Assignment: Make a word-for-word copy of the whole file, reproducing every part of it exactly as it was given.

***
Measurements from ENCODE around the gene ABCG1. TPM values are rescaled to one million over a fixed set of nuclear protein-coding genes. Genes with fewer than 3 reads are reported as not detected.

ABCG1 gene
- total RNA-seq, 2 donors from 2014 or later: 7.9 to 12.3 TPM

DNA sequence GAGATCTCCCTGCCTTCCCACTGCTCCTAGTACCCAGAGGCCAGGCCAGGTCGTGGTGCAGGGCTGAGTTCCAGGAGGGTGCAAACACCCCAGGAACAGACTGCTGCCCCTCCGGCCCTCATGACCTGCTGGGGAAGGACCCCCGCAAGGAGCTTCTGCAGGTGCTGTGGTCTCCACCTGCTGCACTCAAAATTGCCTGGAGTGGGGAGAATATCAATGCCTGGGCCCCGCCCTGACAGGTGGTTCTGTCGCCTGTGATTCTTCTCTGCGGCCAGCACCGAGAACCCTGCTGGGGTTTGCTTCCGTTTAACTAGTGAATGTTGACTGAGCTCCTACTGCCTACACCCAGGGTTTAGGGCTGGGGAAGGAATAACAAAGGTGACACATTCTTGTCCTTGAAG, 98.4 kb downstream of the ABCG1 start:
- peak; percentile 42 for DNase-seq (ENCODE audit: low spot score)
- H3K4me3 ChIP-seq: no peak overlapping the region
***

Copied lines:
Measurements from ENCODE around the gene ABCG1. TPM values are rescaled to one million over a fixed set of nuclear protein-coding genes. Genes with fewer than 3 reads are reported as not detected.

ABCG1 gene
- total RNA-seq, 2 donors from 2014 or later: 7.9 to 12.3 TPM

DNA sequence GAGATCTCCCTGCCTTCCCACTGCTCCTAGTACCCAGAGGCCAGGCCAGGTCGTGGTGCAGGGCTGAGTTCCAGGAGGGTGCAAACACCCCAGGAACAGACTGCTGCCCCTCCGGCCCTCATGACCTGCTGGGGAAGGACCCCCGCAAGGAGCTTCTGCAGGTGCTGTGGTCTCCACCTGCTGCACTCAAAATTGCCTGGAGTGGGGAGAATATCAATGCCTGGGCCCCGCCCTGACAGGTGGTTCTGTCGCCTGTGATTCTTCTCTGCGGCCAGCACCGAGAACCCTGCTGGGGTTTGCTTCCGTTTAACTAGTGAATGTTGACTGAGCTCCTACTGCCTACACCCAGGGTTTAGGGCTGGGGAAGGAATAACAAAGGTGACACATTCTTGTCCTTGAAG, 98.4 kb downstream of the ABCG1 start:
- peak; percentile 42 for DNase-seq (ENCODE audit: low spot score)
- H3K4me3 ChIP-seq: no peak overlapping the region